Niche companies, such as alternative energy or unconventional products, are becoming more attractive as stock markets volatility continues, Alexis Dawance, fund manager at Global-Cap, told CNBC Europe.
European shares snapped a two-day winning streak to end Tuesday 1 percent lower, led down by banks on persistent worries of more losses from a global credit crisis, and by weakness in technology shares.
The European Union is unveiling plans Monday to allow passengers on flights in European airspace to use mobile telephones.
A breakup of Swiss bank UBS would not be possible at the moment but it should be thoroughly restructured to bring it back on course, Luqman Arnold, chairman of investment company Olivant and former president of UBS, told CNBC Europe.
Deepening concern over the state of the U.S. economy and its impact on Europe will lead to further uncertainty in European stock markets next week, as investors look to interest-rate decisions from major central banks for reassurance.
German manufacturing orders dropped 0.5 percent in February from the previous month due to weaker foreign demand, the government said Friday. The decline comes as the euro hovers near an all-time high against the U.S. dollar.
Euro zone retail sales turned out much weaker than expected in February, contracting on the back of falls in Germany and Spain and reinforcing concerns about the outlook for economic growth.
Euro zone services growth slowed further last month as the credit crunch tightened its grip, while price pressures hit a 9-month high, according to final data from a survey of businesses published on Thursday.
The $19 billlion writedown at UBS has cheered some investors who think that the worst of the credit crunch is now over. But the European Central Bank still faces the prospect of falling growth and rising prices.
Germany's biggest retail bank Deutsche Postbank has booked further writedowns in the first quarter on the back of the global financial markets crisis, a spokesman told Reuters on Tuesday.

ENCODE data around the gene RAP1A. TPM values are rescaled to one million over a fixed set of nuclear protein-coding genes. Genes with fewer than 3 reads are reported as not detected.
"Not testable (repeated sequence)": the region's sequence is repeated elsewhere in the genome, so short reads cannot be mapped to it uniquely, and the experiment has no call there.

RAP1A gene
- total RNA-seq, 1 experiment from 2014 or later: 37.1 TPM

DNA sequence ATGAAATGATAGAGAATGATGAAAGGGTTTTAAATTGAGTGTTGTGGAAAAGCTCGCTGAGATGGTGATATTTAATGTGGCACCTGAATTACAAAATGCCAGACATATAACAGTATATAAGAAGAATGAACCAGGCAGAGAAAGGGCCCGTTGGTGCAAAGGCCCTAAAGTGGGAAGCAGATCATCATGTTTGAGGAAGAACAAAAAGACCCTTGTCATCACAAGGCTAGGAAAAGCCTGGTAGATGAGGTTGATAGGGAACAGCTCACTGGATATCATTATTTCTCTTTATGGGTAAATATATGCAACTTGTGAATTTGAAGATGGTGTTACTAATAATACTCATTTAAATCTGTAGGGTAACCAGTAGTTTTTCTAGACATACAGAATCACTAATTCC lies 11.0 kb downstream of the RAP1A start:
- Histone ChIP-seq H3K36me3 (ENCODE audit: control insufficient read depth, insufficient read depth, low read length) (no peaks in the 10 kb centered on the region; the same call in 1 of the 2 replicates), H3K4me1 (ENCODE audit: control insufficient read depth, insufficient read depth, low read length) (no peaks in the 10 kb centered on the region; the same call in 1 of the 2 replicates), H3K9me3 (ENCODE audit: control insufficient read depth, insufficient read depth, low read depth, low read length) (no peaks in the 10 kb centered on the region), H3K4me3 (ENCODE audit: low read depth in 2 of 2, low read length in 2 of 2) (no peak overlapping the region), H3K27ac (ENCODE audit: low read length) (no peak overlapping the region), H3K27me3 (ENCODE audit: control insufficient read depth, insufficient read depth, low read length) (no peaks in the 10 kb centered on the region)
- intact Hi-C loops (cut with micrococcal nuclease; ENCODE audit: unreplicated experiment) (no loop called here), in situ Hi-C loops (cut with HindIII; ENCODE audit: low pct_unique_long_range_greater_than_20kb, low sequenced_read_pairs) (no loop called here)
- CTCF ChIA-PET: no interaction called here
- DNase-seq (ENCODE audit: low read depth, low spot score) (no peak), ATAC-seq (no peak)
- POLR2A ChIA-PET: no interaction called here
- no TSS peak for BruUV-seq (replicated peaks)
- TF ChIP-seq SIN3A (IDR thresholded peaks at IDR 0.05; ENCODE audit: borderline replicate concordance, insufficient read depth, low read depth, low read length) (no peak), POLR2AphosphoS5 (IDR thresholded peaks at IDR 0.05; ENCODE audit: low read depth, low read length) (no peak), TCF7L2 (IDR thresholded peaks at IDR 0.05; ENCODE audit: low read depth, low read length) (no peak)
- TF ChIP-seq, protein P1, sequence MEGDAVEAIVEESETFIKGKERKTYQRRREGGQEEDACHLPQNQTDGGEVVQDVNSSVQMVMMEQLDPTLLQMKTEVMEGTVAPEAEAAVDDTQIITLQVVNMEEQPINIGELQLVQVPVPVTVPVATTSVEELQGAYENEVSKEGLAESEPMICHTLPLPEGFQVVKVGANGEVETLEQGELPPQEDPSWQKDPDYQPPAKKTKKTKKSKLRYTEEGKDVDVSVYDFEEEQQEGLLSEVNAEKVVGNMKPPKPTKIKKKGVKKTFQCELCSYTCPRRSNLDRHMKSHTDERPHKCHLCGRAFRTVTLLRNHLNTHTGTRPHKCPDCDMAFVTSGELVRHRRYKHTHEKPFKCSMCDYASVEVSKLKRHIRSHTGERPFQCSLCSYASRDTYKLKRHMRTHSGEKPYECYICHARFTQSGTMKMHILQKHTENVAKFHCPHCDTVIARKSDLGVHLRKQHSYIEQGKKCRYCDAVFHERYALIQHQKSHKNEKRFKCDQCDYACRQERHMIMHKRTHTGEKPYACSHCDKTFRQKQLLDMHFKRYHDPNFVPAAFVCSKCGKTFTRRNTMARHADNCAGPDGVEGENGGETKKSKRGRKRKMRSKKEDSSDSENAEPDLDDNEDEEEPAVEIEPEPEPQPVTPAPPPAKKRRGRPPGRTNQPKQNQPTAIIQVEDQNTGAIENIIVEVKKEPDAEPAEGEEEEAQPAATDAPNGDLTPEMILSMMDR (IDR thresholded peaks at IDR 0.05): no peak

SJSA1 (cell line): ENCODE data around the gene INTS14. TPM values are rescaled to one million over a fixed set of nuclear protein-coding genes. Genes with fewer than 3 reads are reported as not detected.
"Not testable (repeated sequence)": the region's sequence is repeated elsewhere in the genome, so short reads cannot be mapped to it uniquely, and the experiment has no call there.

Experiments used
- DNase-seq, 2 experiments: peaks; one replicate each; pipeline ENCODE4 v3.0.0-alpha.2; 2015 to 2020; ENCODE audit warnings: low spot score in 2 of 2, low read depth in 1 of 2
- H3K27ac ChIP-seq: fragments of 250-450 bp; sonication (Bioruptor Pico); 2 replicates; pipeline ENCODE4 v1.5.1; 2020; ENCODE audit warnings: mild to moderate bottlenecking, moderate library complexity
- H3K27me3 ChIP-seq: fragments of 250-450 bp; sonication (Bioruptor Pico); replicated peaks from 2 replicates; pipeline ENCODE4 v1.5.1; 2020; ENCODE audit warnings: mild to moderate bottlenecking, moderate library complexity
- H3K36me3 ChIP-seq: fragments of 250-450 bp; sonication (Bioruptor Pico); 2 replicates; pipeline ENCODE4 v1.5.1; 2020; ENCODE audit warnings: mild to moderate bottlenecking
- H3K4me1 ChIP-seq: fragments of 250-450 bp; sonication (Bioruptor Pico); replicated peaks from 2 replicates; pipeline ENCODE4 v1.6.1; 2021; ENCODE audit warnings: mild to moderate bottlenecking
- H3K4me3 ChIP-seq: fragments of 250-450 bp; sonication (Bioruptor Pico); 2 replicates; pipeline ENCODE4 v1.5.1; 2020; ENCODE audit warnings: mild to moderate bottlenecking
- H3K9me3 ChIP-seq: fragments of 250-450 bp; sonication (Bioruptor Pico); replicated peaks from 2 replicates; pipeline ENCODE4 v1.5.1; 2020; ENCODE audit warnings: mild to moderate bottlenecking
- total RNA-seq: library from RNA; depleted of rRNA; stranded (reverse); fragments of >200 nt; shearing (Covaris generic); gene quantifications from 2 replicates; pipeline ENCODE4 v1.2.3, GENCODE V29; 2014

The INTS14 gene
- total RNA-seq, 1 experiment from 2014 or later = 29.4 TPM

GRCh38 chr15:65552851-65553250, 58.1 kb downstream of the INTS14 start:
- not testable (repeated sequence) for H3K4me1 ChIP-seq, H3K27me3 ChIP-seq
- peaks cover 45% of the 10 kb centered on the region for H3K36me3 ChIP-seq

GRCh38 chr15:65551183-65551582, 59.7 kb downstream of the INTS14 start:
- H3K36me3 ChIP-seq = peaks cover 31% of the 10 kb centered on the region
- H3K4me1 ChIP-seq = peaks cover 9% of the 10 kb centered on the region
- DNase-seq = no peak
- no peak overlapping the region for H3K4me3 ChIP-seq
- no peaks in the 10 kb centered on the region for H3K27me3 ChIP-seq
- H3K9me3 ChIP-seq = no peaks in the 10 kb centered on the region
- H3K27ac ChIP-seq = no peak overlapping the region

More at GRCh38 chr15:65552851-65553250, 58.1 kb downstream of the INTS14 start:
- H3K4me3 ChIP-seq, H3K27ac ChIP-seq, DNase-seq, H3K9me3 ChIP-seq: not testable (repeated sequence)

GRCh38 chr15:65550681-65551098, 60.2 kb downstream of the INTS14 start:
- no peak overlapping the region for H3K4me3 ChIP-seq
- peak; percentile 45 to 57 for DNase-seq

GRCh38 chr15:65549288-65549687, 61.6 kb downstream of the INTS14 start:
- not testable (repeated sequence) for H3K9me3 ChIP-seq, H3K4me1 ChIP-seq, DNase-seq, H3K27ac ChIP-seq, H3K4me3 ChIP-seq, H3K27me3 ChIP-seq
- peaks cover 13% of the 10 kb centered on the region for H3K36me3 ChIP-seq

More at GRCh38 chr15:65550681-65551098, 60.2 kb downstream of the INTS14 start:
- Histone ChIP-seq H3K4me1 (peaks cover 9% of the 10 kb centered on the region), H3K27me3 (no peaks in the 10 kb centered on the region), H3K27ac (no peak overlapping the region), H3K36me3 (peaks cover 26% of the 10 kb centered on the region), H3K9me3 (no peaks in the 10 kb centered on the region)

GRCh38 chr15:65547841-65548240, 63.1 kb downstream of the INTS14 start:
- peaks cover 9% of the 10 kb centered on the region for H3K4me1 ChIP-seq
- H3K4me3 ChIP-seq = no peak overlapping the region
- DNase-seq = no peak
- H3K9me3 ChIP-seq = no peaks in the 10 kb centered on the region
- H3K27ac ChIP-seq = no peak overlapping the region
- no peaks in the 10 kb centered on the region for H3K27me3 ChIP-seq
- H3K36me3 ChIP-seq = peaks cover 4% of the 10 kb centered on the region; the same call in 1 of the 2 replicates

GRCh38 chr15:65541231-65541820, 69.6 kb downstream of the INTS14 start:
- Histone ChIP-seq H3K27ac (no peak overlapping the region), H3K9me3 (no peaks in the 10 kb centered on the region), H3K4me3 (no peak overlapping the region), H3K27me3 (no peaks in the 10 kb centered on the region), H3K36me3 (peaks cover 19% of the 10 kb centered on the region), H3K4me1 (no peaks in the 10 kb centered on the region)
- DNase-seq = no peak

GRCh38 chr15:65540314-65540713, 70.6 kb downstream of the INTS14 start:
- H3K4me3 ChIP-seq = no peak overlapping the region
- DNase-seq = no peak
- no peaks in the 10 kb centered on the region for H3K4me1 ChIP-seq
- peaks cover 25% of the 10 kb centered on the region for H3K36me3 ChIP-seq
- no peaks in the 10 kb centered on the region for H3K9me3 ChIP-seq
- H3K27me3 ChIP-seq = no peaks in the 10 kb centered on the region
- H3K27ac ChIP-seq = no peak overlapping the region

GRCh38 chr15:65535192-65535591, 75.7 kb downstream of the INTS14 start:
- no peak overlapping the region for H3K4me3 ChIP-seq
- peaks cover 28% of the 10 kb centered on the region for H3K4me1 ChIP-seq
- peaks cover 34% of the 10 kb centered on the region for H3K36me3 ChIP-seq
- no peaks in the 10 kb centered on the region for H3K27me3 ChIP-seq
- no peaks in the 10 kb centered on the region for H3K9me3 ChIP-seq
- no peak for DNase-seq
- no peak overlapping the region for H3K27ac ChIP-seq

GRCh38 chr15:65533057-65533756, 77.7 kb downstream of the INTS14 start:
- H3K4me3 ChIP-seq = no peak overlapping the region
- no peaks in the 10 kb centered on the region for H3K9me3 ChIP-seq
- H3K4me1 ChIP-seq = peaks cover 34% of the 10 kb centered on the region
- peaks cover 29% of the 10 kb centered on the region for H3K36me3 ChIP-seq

German retail sales fell unexpectedly by 1.6 percent month-on-month in real terms in February, the largest fall in nine months, as inflationary pressures in the food sector discouraged spending.
A look at the data and happenings that shaped the first quarter for European businesses and markets.
After a dismal first quarter, investors look forward to what the spring has in store; but apart from a new gold rush and the euro rising further, there seems to be little to anticipate.
European stocks closed slightly lower Friday, as hopes for a near-term interest rate cut from the European Central Bank diminished on signs of growing inflation pressures in the euro zone.
The world's largest takeover of a power company drew nearer a close on Friday as E.ON agreed to buy parts of Endesa from the Spanish utility's new owners for 11.8 billion euros ($18.6 billion).
Euro zone price pressures are "alarmingly high," threatening medium-term price stability, and first quarter growth in the bloc could exceed expectations, European Central Bank officials said on Friday.
I mean, about inflation for you and me and Bobby McGee. Not inflation as bankers see it, as economists see it, as central bankers see it. Not about CPIs and PPIs and HICPs. Not about price-adjusted, calendar-adjusted and average-workday-weighted statistics, which economists so fondly call "real" inflation.
German corporate sentiment unexpectedly rose in March to its highest level in seven months in defiance of the strong euro, surging oil prices and concerns about the economic situation in the United States.
The interbank cost of borrowing three-month dollar, sterling and euro funds rose on Tuesday, according to the British Bankers Association's latest daily fixing, despite central banks continuing to pump funds into the money market.
Stricken German lender IKB got another $700 million of taxpayers' cash to bolster itself amid more subprime writedowns, exasperating politicians who said it should get no more state help.